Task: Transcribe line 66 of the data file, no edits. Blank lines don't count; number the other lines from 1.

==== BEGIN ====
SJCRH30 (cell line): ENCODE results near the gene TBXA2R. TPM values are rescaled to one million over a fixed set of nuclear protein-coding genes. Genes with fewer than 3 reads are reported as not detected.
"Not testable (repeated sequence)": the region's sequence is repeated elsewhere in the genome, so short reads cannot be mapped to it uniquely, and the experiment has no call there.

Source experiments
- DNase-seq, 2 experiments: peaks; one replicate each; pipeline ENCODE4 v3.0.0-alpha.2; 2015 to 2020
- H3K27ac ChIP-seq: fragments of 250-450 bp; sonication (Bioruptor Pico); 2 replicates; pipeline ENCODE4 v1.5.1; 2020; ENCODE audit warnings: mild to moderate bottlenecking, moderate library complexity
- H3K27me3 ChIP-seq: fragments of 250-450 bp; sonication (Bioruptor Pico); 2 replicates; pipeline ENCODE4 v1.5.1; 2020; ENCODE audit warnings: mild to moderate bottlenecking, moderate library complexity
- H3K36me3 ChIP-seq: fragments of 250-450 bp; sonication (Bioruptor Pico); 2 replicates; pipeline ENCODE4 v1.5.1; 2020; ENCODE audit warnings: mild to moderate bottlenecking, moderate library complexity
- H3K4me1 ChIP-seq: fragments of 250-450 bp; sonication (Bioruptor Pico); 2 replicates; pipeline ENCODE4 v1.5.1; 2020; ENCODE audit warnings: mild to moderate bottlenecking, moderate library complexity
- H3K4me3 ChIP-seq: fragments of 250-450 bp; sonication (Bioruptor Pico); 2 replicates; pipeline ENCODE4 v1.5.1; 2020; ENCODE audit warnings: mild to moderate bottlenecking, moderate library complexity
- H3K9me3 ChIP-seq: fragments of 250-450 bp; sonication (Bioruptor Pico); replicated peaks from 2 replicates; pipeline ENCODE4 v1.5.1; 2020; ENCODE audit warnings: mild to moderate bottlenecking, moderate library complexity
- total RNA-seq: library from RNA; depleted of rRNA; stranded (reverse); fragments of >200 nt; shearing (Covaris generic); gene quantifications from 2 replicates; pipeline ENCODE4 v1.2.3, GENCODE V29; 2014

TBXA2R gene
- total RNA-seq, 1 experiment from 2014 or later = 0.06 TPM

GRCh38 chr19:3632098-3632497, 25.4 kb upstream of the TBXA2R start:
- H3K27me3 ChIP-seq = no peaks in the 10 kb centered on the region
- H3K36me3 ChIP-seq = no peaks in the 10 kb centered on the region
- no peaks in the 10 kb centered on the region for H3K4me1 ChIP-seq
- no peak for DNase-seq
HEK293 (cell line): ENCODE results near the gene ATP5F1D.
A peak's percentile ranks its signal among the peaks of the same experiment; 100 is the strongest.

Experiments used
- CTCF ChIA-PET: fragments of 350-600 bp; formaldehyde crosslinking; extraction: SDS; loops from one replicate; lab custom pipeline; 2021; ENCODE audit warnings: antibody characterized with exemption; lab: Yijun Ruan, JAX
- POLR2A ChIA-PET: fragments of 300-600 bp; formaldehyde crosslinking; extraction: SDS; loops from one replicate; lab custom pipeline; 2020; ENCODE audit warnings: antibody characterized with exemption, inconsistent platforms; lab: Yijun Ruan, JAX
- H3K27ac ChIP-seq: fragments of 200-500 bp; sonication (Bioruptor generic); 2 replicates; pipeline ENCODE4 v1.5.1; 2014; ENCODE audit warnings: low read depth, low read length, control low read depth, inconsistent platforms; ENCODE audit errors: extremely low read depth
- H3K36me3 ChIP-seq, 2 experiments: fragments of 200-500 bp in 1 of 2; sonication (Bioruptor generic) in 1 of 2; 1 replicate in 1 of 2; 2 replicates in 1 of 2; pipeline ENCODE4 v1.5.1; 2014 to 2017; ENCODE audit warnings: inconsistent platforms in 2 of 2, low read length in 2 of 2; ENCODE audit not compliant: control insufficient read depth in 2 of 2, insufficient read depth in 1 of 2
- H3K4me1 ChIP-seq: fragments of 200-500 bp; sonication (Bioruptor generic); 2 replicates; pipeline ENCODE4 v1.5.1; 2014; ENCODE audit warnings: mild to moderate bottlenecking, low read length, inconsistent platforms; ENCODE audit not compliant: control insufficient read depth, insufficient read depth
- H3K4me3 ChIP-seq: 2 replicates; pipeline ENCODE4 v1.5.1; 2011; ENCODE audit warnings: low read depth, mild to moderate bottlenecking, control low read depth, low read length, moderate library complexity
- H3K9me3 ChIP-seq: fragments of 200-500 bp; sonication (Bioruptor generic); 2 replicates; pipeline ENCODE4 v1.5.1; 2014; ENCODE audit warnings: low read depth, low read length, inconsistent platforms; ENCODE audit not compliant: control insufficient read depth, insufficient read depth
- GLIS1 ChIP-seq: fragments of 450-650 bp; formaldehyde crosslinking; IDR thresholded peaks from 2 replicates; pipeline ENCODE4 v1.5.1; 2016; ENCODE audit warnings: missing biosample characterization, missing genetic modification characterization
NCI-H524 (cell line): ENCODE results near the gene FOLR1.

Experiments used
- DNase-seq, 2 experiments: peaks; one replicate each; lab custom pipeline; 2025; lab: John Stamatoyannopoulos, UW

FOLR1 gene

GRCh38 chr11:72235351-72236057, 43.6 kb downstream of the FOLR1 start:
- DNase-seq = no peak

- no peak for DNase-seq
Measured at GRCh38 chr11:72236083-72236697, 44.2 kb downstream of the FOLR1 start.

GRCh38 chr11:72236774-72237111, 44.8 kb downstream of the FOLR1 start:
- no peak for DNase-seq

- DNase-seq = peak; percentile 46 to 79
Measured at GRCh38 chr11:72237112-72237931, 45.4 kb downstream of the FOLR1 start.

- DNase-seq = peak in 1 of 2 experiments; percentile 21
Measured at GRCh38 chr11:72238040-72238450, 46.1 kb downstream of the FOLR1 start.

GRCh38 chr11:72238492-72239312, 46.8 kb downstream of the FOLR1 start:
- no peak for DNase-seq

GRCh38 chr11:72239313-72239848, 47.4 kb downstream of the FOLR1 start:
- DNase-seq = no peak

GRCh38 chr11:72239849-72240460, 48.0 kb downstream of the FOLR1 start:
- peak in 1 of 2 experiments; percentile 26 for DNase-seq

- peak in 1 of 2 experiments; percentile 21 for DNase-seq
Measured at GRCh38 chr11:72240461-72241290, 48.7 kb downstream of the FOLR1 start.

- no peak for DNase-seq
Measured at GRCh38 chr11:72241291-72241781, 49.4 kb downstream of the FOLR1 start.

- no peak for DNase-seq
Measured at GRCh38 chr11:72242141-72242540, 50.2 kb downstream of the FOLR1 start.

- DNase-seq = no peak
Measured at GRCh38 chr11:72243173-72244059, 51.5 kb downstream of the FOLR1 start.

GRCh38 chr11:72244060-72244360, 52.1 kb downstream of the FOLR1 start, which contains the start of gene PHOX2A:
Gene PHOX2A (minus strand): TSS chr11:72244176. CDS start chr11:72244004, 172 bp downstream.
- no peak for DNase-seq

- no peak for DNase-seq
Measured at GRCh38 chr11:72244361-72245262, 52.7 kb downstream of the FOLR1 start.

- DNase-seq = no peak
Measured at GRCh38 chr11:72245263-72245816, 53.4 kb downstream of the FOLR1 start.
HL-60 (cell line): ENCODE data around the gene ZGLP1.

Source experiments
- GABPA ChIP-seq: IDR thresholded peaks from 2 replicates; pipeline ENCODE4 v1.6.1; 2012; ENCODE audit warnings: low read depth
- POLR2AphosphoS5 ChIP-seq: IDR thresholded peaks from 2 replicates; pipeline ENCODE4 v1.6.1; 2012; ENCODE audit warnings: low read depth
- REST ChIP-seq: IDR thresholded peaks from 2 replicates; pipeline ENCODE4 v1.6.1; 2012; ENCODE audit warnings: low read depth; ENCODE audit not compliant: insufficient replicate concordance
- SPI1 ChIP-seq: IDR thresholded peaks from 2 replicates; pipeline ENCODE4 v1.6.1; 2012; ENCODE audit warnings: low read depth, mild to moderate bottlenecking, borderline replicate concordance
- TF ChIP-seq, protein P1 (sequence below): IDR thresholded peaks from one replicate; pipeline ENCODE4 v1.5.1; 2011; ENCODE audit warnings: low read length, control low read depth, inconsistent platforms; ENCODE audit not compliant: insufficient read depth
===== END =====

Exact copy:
Source experiments